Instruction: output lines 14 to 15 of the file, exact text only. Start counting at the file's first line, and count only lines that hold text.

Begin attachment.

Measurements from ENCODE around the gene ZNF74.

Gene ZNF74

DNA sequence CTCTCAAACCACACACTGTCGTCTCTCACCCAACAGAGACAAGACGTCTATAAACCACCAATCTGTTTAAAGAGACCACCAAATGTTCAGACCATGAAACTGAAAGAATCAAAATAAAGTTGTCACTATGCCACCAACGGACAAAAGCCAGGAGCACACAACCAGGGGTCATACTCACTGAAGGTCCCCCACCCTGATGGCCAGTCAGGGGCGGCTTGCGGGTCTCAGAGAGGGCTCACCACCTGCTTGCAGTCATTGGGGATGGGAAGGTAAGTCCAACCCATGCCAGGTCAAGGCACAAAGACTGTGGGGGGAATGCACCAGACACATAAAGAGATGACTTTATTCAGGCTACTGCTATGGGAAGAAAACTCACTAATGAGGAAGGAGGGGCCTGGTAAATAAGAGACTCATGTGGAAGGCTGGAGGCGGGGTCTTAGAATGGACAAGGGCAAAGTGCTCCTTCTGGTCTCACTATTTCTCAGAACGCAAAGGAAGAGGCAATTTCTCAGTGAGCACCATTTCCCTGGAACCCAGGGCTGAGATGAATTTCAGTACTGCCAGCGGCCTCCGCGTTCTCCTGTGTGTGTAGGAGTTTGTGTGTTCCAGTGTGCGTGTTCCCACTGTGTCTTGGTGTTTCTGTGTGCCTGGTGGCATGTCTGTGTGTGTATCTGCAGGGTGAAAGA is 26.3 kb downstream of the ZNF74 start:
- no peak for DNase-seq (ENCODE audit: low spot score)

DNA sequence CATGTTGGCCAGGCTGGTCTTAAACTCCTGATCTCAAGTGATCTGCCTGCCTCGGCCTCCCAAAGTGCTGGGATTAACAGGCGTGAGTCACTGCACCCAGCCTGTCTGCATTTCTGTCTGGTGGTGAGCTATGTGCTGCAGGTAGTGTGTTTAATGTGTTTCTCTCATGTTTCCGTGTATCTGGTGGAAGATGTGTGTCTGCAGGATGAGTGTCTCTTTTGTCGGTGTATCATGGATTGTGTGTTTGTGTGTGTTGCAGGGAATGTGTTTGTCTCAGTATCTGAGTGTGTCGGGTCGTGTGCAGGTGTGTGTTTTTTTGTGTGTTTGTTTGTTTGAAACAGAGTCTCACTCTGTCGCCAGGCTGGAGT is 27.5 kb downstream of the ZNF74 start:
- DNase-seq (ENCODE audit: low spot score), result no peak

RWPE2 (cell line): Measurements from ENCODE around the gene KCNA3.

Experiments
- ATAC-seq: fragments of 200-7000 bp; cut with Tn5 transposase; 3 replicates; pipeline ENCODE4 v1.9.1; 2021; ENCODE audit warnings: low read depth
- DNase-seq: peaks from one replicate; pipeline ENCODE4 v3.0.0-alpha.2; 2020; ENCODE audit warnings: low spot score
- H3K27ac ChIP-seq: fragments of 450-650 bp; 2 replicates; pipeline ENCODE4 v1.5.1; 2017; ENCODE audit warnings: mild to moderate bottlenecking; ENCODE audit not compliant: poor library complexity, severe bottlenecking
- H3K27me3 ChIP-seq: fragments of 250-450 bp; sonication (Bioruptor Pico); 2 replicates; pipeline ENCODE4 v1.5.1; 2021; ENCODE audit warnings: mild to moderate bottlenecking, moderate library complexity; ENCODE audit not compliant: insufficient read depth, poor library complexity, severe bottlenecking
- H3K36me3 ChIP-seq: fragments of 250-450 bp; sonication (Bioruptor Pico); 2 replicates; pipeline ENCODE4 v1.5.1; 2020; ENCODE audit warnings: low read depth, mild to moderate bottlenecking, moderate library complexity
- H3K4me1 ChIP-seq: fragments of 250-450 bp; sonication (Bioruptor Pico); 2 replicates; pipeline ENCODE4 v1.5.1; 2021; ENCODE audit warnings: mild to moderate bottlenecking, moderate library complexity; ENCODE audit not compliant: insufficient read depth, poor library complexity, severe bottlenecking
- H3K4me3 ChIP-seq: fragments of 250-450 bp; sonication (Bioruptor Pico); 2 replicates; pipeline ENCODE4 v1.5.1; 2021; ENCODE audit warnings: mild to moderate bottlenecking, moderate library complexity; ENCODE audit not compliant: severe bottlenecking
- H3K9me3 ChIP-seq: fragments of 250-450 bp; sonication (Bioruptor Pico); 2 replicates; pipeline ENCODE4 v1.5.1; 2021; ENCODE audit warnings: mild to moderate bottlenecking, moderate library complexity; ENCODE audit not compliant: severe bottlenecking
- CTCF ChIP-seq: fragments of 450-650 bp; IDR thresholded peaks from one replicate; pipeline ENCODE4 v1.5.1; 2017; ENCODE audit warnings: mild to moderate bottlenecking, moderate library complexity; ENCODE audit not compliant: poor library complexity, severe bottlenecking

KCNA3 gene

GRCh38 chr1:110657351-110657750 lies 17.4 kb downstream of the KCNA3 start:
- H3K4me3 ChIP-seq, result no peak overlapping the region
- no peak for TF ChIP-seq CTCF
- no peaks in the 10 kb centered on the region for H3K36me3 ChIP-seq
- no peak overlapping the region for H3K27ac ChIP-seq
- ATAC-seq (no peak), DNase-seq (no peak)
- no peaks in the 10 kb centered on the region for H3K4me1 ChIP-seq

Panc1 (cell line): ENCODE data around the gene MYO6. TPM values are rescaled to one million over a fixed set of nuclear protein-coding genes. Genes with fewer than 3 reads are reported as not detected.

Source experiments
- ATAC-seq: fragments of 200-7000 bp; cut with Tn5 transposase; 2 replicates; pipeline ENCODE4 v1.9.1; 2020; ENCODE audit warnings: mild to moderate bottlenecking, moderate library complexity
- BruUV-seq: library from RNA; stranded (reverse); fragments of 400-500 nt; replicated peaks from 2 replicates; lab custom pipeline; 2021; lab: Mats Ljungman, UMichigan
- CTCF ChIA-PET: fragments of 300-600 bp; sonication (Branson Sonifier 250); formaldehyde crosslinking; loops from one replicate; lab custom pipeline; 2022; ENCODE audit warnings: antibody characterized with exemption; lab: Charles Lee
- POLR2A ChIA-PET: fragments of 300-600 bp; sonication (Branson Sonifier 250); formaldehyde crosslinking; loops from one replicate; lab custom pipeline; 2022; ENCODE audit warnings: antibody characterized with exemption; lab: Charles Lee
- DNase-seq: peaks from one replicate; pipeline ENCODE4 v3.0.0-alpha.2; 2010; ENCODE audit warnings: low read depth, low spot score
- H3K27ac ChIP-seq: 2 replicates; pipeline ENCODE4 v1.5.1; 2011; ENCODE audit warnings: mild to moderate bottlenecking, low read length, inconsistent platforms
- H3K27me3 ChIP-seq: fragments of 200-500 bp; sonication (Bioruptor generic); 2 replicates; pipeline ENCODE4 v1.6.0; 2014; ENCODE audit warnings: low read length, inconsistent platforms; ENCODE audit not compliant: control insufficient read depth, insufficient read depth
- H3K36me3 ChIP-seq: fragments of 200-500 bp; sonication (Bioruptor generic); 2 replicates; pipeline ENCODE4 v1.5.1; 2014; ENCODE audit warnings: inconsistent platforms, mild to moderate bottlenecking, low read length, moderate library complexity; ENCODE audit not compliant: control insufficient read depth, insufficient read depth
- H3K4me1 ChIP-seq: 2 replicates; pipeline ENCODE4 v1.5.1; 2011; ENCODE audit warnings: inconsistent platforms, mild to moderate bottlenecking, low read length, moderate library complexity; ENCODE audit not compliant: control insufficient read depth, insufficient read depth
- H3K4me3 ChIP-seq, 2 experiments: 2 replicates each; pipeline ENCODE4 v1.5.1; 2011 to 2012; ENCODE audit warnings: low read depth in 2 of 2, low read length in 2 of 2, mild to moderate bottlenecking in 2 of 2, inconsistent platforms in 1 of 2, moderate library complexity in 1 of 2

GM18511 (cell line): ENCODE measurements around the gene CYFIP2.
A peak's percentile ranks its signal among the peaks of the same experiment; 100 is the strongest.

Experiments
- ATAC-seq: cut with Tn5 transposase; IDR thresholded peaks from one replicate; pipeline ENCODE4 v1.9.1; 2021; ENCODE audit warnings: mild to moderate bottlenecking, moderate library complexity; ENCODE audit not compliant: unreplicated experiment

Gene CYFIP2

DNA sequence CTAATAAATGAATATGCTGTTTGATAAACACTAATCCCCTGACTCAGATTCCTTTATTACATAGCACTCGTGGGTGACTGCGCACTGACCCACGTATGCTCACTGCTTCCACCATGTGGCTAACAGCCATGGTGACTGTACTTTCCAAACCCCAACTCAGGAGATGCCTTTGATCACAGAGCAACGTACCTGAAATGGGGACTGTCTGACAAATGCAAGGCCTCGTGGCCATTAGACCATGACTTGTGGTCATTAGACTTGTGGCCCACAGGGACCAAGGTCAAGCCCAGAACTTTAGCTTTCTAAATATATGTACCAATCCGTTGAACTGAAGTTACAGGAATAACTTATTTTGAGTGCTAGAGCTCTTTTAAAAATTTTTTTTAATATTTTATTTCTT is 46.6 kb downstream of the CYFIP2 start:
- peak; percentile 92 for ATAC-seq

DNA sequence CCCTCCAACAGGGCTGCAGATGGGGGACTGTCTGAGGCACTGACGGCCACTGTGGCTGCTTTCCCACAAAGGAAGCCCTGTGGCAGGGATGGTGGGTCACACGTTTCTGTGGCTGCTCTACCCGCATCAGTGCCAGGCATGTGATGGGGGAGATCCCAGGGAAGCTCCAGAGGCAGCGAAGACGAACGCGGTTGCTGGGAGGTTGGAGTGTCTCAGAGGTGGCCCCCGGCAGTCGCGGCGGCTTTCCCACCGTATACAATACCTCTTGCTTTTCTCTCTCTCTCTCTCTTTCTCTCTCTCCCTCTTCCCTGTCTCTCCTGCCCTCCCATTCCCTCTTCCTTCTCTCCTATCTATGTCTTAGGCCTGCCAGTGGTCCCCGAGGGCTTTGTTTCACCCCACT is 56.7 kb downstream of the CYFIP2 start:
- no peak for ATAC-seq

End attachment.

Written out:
- H3K4me1 ChIP-seq: fragments of 250-450 bp; sonication (Bioruptor Pico); 2 replicates; pipeline ENCODE4 v1.5.1; 2021; ENCODE audit warnings: mild to moderate bottlenecking, moderate library complexity; ENCODE audit not compliant: insufficient read depth, poor library complexity, severe bottlenecking
- H3K4me3 ChIP-seq: fragments of 250-450 bp; sonication (Bioruptor Pico); 2 replicates; pipeline ENCODE4 v1.5.1; 2021; ENCODE audit warnings: mild to moderate bottlenecking, moderate library complexity; ENCODE audit not compliant: severe bottlenecking